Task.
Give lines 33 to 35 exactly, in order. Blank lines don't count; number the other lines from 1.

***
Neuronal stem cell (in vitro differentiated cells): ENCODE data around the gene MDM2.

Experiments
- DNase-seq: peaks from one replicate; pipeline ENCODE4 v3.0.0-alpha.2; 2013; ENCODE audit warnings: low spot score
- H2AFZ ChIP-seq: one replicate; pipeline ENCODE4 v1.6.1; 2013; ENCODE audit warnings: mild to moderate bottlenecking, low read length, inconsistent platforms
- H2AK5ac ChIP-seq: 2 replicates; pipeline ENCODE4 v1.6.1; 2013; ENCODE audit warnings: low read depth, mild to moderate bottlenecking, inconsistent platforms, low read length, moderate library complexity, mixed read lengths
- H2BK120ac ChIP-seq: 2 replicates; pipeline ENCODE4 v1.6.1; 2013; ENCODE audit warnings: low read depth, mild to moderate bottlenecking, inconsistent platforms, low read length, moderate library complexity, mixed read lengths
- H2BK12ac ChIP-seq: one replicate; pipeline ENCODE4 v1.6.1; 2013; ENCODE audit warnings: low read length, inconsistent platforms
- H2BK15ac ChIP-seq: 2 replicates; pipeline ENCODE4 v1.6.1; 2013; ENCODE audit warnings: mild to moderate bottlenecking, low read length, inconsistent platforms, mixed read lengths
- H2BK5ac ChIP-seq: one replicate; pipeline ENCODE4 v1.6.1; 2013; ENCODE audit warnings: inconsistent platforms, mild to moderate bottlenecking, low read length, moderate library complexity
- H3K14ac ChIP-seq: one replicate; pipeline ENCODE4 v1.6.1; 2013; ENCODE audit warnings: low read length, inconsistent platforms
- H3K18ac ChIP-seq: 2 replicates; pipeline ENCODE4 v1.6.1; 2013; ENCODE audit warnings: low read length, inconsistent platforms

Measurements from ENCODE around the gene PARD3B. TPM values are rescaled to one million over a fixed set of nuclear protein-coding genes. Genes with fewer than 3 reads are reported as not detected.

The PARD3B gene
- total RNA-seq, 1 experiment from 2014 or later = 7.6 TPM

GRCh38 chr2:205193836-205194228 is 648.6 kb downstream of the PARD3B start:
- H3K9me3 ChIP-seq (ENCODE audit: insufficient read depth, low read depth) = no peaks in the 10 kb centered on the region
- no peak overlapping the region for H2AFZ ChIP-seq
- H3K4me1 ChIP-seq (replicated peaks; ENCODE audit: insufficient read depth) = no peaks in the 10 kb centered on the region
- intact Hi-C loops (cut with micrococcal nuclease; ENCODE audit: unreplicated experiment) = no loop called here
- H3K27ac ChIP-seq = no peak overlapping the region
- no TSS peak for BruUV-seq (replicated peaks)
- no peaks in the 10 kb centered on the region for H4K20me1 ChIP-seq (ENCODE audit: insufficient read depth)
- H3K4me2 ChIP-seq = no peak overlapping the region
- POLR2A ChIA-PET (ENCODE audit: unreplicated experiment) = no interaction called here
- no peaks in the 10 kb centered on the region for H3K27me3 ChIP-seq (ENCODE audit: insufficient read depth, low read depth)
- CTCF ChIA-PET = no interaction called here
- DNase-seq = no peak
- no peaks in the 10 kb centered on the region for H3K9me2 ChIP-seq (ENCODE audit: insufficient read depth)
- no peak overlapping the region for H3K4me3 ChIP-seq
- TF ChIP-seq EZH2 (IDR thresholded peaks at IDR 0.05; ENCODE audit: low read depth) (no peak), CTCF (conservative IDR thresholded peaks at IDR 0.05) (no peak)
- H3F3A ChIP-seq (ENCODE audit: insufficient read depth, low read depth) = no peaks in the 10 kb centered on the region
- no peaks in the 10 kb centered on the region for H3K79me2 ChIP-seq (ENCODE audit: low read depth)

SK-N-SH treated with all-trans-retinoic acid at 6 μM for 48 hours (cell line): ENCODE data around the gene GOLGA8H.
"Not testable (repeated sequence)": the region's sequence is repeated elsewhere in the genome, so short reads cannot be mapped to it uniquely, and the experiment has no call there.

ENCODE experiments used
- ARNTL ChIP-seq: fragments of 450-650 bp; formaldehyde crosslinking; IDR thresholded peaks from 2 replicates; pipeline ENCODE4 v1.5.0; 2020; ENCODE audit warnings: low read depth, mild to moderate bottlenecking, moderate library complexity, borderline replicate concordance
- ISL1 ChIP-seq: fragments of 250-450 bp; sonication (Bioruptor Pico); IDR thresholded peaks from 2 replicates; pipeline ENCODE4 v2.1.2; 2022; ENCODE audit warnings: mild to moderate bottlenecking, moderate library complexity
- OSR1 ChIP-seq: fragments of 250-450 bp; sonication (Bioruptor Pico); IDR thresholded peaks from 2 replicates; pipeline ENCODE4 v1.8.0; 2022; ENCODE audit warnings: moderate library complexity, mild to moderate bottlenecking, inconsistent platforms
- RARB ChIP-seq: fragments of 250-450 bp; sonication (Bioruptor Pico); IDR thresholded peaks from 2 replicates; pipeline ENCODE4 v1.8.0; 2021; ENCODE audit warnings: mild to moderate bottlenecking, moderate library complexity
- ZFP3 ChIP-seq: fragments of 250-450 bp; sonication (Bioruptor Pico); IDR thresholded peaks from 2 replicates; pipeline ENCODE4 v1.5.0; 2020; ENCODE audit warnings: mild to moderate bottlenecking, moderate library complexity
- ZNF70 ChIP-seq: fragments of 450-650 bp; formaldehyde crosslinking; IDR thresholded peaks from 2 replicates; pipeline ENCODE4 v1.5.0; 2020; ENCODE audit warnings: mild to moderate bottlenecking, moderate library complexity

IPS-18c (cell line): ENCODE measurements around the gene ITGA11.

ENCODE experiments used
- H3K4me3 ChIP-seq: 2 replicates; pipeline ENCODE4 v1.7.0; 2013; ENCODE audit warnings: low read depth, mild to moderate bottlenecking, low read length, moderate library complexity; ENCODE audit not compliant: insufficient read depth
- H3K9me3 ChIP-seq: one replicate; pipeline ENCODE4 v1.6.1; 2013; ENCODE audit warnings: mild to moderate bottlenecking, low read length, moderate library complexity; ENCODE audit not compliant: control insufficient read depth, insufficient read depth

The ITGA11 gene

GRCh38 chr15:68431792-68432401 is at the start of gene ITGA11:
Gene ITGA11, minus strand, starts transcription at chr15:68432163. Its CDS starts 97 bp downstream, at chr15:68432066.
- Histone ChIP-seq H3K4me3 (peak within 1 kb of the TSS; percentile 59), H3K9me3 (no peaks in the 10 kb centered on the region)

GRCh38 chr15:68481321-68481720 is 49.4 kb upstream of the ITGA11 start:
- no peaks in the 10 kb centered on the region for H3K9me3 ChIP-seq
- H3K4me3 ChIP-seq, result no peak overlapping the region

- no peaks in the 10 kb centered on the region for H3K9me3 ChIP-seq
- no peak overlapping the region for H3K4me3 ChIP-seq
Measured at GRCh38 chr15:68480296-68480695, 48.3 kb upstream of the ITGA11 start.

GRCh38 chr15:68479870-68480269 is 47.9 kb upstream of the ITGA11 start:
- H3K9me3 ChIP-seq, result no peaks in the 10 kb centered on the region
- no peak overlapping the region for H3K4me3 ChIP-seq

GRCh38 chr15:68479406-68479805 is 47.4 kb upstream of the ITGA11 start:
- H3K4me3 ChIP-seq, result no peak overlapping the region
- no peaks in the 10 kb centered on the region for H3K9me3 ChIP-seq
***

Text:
SK-N-SH treated with all-trans-retinoic acid at 6 μM for 48 hours (cell line): ENCODE data around the gene GOLGA8H.
"Not testable (repeated sequence)": the region's sequence is repeated elsewhere in the genome, so short reads cannot be mapped to it uniquely, and the experiment has no call there.

ENCODE experiments used